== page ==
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Modern and Traditional Japanese Culture: The Psychology of Buddhism, Power Rangers, Masked Rider, Manga, Anime and Shinto. 在日イギリス人男性による日本文化論.

Friday, August 12, 2016


Eyes or the Law

Eyes or the Law
There is quite a lot of research to show that Westerners become pro-social (nicer, more moral) when they are faced with drawings of eyes (Bateson, Nettle, & Roberts, 2006; Francey & Bergmüller, 2012; Haley & Fessler, 2005). Westerners cooperate more (Bateson, Nettle, & Roberts, 2006), pick up litter more (Francey & Bergmüller, 2012), and are more generous in "dictator games" (Haley & Fessler, 2005).

Since my shtick is that the Japanese are always watching themselves, or that in Japan the kind old sun is always watching, I had anticipated a cultural difference in the extent to which pictures of eyes would motivate the Japanese to be prosocial.

First of all I have noted that posters encouraging the Japanese to be prosocial (don't steal, litter, block the doors) often feature eyes, so that is one notch against my theory.

However, reviewing the literature on the effect of eyes on Japanese behaviour, the results are ambivalent.

Kitayama, Snibbe, Markus, & Suzuki, (2004) found that Japanese showed the mere exposure effect, enhancing the value of their own possessions, only in the presence of pictures of eyes. This is noteworthy in that the prosocial norm would be to be humble and efface ones possessions in the presence of others' gaze. I hypothesized that eyes encourage Japanese to evaluate themselves, and that since they show visual self-enhancement, the eyes encouraged them to self-enhance. In other words, the eyes in the poster were felt to be the subject's own eyes rather than the eyes of others.

More recent research (三船 & 山岸, 2015; 三船, 橋本, & 山岸, 2008) found that Japanese favoured an ingroup (a group to which they belong) rather than an outgroup when faced with a diagram of eyes. Without the eyes the Japanese subjects were, if anything, more generous to strangers. The eyes, or at least the Kabuki ones hardly seem to have increased overall average generosity and ingroup favouritism can hardly be described as prosocial. On the contrary nepotism is something that one might expect Westerners to avoid when faced with the gaze of others.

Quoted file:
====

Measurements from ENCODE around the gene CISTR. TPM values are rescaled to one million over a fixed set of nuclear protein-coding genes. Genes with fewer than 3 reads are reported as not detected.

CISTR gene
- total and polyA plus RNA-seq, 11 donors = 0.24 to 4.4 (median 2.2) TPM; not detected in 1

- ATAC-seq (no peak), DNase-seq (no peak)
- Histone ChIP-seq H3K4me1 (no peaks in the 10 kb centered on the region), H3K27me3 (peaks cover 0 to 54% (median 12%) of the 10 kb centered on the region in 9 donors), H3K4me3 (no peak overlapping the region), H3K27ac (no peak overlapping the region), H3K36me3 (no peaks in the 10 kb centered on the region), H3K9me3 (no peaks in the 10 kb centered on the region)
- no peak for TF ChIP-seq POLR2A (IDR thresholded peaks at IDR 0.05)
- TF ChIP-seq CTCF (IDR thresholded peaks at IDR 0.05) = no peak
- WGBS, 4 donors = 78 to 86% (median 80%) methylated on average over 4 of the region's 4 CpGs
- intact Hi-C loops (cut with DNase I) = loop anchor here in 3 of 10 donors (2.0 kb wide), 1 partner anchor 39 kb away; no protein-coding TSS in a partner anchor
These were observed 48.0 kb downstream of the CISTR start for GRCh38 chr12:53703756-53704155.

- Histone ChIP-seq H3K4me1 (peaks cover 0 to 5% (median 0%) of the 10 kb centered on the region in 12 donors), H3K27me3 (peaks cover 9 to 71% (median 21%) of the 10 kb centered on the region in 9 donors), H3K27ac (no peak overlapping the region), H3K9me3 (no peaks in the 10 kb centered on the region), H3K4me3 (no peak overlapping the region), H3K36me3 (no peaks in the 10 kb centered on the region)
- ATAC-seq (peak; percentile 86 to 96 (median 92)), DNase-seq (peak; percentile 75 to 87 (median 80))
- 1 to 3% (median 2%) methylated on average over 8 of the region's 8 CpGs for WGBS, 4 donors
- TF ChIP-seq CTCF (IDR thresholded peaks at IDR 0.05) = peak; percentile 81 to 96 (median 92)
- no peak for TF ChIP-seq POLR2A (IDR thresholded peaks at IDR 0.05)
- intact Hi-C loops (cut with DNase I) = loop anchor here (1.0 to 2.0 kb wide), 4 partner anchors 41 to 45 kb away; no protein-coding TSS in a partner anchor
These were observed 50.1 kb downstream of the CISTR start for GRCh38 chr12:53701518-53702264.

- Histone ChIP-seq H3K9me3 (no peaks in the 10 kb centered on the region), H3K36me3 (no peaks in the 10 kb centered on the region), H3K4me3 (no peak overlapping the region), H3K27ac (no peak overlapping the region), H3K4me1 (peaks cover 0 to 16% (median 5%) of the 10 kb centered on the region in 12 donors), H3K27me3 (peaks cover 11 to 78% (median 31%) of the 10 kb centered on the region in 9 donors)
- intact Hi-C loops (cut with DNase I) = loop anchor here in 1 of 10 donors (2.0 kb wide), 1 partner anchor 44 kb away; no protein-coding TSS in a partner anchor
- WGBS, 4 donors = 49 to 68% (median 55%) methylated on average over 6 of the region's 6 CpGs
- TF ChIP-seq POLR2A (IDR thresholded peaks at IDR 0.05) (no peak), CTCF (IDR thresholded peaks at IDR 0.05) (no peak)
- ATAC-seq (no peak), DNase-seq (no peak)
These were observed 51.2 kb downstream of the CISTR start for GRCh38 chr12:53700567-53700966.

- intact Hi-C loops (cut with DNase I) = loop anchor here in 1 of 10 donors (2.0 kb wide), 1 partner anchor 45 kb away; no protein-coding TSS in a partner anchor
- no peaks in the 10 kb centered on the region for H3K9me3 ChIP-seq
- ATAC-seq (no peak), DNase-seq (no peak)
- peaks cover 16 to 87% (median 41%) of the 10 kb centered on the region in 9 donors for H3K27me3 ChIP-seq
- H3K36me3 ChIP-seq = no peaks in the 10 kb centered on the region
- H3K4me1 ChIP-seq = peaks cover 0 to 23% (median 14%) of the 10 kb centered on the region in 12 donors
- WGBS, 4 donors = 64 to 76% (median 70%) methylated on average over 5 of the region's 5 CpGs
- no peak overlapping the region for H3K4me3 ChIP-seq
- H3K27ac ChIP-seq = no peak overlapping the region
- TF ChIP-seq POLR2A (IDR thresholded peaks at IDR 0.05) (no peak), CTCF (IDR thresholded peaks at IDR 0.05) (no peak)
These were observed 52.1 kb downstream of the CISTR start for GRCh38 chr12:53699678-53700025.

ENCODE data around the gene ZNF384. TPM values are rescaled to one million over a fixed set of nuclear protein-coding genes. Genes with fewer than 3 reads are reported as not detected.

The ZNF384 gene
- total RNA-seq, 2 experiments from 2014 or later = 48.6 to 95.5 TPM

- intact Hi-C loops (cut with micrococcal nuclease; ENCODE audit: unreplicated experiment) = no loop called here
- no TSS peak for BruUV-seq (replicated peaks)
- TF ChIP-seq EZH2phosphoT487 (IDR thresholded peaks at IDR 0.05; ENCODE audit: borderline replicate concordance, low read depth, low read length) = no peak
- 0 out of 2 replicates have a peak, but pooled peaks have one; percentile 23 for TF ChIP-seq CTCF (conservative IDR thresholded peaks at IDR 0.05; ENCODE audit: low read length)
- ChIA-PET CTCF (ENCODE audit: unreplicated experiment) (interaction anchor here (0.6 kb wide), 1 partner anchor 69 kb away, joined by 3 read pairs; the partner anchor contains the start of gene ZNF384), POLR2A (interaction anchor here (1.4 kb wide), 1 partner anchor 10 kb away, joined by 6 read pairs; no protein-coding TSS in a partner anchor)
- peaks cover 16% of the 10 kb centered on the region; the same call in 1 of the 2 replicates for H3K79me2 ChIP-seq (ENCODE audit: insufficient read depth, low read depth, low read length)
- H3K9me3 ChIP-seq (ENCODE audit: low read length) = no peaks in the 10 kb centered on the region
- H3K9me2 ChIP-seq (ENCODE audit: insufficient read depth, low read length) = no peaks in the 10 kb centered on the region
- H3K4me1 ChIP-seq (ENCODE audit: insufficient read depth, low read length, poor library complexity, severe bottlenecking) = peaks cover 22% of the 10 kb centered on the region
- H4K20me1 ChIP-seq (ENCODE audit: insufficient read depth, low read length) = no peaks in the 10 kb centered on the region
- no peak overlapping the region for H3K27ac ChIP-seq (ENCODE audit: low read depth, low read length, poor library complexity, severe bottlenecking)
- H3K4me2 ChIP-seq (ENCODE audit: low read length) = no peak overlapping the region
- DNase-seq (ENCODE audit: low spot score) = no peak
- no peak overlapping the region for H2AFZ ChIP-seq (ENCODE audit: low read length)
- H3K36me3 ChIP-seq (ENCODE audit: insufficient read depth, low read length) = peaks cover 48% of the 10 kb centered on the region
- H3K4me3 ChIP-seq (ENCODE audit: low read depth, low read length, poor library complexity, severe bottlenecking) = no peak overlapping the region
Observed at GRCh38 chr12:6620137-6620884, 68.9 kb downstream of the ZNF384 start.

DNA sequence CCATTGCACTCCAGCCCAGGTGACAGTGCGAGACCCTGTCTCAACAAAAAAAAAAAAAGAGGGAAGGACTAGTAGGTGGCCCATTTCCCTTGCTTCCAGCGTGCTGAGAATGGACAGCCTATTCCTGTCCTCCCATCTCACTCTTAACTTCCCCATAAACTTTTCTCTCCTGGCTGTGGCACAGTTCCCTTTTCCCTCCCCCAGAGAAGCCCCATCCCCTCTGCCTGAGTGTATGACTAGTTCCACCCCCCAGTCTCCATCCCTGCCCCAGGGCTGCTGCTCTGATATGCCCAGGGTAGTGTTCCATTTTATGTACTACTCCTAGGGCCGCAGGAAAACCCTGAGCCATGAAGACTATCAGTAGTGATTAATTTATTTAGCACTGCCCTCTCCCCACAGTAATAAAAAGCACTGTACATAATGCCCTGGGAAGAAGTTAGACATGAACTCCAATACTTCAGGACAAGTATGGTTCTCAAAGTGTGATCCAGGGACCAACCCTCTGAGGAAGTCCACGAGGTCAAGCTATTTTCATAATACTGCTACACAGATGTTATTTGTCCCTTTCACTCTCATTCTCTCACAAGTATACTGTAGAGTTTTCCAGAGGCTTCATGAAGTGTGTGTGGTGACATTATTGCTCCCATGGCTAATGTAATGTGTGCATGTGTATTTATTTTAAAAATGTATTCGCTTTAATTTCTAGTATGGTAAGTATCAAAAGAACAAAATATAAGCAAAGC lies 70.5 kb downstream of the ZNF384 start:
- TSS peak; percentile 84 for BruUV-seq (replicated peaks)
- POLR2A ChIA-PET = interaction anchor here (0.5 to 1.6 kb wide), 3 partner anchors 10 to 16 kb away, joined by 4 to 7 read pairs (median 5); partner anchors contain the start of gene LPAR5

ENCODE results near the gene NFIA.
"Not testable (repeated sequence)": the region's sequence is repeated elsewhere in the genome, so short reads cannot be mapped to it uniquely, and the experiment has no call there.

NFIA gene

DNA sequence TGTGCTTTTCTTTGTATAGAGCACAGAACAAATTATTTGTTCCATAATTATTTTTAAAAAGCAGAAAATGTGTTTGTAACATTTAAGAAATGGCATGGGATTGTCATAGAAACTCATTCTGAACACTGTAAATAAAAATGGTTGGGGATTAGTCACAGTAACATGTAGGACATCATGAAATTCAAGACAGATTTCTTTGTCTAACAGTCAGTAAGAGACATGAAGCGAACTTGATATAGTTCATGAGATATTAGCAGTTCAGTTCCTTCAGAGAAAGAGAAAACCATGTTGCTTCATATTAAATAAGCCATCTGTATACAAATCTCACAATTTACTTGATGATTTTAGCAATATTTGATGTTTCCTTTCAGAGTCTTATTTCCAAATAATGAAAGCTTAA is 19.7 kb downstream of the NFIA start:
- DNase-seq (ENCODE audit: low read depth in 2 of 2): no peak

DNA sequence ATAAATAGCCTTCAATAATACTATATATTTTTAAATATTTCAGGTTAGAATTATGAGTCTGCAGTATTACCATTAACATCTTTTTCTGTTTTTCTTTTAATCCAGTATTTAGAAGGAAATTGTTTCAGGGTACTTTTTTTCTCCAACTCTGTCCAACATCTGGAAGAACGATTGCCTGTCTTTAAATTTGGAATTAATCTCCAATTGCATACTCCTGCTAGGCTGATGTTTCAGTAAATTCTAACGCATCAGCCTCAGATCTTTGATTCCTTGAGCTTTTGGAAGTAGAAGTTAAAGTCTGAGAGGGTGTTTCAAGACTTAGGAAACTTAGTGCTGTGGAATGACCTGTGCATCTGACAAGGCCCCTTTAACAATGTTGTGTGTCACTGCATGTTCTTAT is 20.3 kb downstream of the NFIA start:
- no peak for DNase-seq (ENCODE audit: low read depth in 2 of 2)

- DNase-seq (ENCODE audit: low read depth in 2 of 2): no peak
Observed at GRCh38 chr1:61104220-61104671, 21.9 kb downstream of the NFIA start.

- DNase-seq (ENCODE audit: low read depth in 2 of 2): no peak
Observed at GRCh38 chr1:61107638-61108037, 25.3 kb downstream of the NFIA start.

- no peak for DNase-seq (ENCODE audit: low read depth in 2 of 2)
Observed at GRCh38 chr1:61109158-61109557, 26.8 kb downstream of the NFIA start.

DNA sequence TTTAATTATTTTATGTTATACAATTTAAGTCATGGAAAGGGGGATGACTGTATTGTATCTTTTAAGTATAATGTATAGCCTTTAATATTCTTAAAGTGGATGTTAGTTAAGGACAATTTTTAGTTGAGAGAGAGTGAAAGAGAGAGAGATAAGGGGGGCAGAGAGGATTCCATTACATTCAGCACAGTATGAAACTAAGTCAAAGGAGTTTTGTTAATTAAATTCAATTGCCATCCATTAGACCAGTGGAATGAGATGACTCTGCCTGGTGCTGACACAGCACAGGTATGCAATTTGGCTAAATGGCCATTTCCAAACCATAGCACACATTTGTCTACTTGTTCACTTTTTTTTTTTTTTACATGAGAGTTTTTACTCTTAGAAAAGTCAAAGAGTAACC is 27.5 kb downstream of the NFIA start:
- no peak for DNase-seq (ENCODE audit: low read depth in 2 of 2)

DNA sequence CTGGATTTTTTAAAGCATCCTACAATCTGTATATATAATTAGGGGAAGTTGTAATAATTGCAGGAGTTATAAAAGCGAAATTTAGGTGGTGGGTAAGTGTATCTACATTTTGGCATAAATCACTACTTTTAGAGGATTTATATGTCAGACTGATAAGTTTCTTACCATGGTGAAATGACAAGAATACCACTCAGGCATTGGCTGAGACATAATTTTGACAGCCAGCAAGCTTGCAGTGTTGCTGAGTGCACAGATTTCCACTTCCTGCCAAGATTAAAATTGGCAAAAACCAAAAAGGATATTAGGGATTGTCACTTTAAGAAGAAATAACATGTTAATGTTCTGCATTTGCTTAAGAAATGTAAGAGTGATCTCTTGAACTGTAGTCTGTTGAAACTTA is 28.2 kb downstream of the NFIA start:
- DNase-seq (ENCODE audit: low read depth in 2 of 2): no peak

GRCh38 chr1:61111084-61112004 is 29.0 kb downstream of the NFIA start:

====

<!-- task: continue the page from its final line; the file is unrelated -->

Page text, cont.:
Finally a study published last year (阿部 & 藤井, 2015) attempted to use posters with eyes to encourage Japanese to park their bicycles in the right place. The research had a result but only with the first (left) of the three posters shown above. All three posters have pictures of eyes but only the first poster has a large central pair of ideograms (highlighted by me in red) saying "ILLEGAL." Could it be this rather than the eyes that encouraged those near the first poster to park their bicycles more diligently.

As I argued in respect of Ma Kellam's research (Ma-Kellams & Blascovich, 2013) which found that in a multi-ethnic group, thinking about science made subjects more moral might be due to non-WEIRD subjects being encouraged to think in a more sciencey, category or law bound, way, like the left most "ILLEGAL!" poster above.

So perhaps, mirrors and eyes are to Westerners, what science and the law are to the Japanese. And that is why, even more than posters with eyes, Japan is covered public sooths (標語, see Nakajima, 1999), telling them to buckle up, drive safely, and greet each other. These sooths probably really have an effect! They get the Japanese to appraise themselves linguistically, which is something that the Japanese do not usually do (Kim, 2002).

Francey, D., & Bergmüller, R. (2012). Images of Eyes Enhance Investments in a Real-Life Public Good. PLoS ONE, 7(5), e37397. doi.org/10.1371/journal.pone.0037397
Haley, K. J., & Fessler, D. M. . (2005). Nobody’s watching?: Subtle cues affect generosity in an anonymous economic game. Evolution and Human Behavior, 26(3), 245–256. Retrieved from www.sciencedirect.com/science/article/pii/S1090513805000036
Kim, H. S. (2002). We talk, therefore we think? A cultural analysis of the effect of talking on thinking. Journal of Personality and Social Psychology, 83(4), 828. Retrieved from https://labs.psych.ucsb.edu/kim/heejung/kim_2002.pdf
Ma-Kellams, C., & Blascovich, J. (2013). Does ‘Science’ Make You Moral? The Effects of Priming Science on Moral Judgments and Behavior. PLoS ONE, 8(3), e57989. doi.org/10.1371/journal.pone.0057989
Nakajima, Y. 中島, 義道. (1999). うるさい日本の私. 新潮社.
Bateson, M., Nettle, D., & Roberts, G. (2006). Cues of being watched enhance cooperation in a real-world setting. Biology Letters, 2(3), 412–414. Retrieved from rsbl.royalsocietypublishing.org/content/2/3/412.short
Kitayama, S., Snibbe, A. C., Markus, H. R., & Suzuki, T. (2004). Is There Any ‘Free’ Choice? Psychological Science, 15(8), 527.
三船恒裕, & 山岸俊男. (2015). 内集団ひいきと評価不安傾向との関連. 社会心理学研究, 31(2), 128–134. doi.org/10.14966/jssp.31.2_128
三船恒裕, 橋本博文, & 山岸俊男. (2008). 内集団への利他行動に対する「目」の効果. Presented at the 日本社会心理学会第49回大会, かごしま県民交流センター.
阿部正太朗, & 藤井聡. (2015). 他者の監視を想起させる「目」の絵を用いたポスターによる放置駐輪抑制効果の検証. 都市計画論文集, 50(1), 37–45. doi.org/10.11361/journalcpij.50.37

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This blog represents the opinions of the author, Timothy Takemoto, and not the opinions of his employer.